After a career protecting the lives of everyone from the most vulnerable to the world’s most powerful, Harry Welshman has finally put down roots in Sunderland where he’s launched his own security business.
When Covid-19 grounded international bodyguard Harry in the UK, he decided to use the time to set up his own company and plan his own long-term future.
Working with the Start Up Team at the North East Business and Innovation Centre (BIC), Harry set up Guardian International Security Group and is looking forward to sharing his unique experience with the next generation of security personnel.
He plans to train and employ homegrown talent, providing wide-ranging security services to different markets and specialising in the close protection of individuals at home and abroad.
Harry said: “I’ve worked for more than twenty years in private security, specialising in close protection of celebrities, business people and military personnel in hot spots around the world. I’ve also worked for NGOs, religious groups and clients who are at risk of harm and this very varied, on-the-ground experience, is what really differentiates my business from the competition.
“There are lots of training companies out there that can teach the theory from a textbook but they have little real-world experience.
“I plan to train first class security personnel by preparing them for what to really expect and how to cope with the unexpected situations that these things throw at you. I’m blunt and very real but that’s what you need to be prepared for the job!”
Harry’s career began in the military before he moved to New York to act as a bodyguard for a US senator. He then spent years delivering contracts around the world and was stopping off in the UK between work in Kosovo and Nigeria when Covid-19 hit and international travel became impossible.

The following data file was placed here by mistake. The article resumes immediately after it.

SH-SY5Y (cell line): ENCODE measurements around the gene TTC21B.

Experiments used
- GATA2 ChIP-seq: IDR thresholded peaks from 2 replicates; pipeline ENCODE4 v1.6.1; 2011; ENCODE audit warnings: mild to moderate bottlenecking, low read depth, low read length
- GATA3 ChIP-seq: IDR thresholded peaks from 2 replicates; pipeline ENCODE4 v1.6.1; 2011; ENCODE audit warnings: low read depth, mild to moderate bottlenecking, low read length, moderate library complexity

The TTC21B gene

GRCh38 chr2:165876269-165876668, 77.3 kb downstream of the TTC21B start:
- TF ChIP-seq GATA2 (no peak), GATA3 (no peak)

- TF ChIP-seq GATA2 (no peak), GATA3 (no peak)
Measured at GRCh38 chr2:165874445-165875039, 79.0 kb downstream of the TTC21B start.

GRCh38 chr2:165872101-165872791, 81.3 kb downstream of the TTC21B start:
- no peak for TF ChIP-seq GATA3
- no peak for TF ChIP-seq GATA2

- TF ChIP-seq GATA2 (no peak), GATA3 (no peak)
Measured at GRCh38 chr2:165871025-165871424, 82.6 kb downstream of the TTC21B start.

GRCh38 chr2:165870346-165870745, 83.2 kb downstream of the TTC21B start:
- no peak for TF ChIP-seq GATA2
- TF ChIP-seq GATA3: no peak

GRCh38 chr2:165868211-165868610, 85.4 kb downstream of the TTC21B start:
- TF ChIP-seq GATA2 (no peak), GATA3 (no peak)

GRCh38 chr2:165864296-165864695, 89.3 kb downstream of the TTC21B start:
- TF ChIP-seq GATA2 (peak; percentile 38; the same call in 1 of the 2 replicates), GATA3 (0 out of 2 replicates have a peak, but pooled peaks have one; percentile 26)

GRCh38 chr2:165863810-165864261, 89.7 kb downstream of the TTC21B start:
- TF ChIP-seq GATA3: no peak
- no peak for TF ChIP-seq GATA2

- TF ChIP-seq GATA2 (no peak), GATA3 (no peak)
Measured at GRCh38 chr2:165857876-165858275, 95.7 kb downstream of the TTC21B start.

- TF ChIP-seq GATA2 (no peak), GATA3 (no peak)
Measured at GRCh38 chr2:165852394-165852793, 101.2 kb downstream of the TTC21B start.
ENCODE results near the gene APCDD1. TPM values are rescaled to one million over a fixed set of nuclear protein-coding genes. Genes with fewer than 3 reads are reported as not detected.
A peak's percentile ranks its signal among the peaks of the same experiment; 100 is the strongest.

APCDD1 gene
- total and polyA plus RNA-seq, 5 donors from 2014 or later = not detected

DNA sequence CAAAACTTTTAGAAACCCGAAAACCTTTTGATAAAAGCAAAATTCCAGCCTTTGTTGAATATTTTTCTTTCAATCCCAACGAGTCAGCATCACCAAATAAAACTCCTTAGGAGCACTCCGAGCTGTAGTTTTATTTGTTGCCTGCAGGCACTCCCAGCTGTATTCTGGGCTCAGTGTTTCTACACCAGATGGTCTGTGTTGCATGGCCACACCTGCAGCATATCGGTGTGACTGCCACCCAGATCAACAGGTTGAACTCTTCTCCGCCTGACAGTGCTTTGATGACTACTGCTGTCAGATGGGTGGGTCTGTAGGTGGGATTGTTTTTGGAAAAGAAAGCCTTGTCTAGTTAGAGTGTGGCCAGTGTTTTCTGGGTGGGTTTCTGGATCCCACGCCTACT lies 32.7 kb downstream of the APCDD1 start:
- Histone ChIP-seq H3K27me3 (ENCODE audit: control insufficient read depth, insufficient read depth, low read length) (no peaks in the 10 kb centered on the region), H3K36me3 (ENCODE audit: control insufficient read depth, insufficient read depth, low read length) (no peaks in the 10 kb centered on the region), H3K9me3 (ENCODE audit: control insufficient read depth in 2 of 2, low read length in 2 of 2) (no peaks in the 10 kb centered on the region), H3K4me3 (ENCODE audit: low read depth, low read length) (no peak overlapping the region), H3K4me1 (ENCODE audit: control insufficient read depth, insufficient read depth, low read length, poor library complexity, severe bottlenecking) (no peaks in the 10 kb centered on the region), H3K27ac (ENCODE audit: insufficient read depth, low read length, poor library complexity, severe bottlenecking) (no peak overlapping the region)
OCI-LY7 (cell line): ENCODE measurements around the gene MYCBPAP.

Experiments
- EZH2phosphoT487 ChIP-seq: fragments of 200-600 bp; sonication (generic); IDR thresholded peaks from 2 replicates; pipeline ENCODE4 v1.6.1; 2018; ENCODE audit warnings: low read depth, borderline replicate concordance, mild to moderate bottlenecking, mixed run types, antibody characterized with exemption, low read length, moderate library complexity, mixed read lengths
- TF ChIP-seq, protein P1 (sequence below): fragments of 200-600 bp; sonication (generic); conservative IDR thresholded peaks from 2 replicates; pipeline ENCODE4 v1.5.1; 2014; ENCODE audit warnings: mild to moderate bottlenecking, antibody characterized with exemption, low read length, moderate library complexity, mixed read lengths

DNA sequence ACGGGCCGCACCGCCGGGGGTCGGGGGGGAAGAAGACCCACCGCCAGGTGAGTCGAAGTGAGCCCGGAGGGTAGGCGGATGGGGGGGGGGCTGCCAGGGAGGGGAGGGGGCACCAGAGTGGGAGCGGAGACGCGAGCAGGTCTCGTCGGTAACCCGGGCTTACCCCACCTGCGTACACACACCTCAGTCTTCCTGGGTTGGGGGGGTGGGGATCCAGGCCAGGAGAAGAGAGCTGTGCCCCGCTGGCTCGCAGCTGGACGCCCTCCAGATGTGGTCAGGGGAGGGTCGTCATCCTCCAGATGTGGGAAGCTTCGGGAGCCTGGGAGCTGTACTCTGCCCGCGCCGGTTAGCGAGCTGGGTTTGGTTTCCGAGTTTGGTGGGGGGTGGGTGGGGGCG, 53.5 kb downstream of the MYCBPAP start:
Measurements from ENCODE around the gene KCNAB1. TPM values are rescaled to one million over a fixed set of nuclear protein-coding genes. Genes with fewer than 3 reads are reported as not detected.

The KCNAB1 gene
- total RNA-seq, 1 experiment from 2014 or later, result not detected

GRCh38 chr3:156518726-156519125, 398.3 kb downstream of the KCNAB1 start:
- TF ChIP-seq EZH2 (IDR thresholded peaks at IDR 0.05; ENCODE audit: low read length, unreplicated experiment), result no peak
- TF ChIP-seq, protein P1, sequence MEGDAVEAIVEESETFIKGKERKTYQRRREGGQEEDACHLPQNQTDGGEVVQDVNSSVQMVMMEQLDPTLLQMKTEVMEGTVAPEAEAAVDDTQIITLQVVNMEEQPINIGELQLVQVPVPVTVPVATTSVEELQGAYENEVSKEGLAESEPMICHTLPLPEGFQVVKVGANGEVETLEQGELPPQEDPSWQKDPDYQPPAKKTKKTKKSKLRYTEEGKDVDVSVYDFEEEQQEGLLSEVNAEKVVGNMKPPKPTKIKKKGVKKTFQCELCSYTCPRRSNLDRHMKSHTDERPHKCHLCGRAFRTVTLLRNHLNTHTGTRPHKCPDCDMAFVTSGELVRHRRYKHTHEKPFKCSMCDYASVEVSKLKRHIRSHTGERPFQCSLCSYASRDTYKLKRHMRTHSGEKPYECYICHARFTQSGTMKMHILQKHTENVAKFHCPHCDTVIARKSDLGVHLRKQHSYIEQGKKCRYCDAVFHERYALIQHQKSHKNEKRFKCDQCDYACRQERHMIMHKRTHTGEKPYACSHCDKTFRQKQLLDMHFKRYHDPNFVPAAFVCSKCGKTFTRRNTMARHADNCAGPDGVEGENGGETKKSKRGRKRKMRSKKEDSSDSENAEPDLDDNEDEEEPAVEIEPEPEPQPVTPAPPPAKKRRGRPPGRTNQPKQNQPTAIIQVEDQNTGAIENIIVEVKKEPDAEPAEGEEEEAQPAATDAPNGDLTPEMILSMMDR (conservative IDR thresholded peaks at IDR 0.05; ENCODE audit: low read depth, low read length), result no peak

He returned to Sunderland to be near friends and with no way of earning an income turned to Universal Credit for financial support. That’s how he found out about the Government’s New Enterprise Allowance Programme (NEA) which is designed to help those unemployed transition to becoming their own boss with mentoring whilst still in receipt of benefits. Once trading there is a small allowance paid too.
Through the scheme, Harry worked with the BIC’s Janice Marsh to consider his options and within three months he had keys for a city centre office and his new business was off the ground.
Harry added: “I don’t hang about! I knew what I wanted to do and Janice was brilliant at helping me to keep up that momentum. She kept everything simple and straightforward. She was in constant communication with me and she gave me a roadmap to get where I wanted to be.
“Having someone to talk things through with made a huge difference – it really took the pressure off by helping me to crystalise my thoughts and plans.”
Janice worked closely with Harry to put together a business plan, helping him consider the best structure for his company, where to be based and how he’d staff the business to achieve his ambitions.
Janice, Business Adviser and Trainer at the BIC said: “Harry is a perfect example of someone with entrepreneurial ambitions who has used the opportunity of lockdown to assess and change their future.
“It’s been a pleasure to help him put in place the foundations of what I’m sure will become an exciting and successful business and we wish him all the best for the next chapter.”
Harry was supported through the Enterprise Support in the North East 2 project which is part funded through the European Regional Development Fund.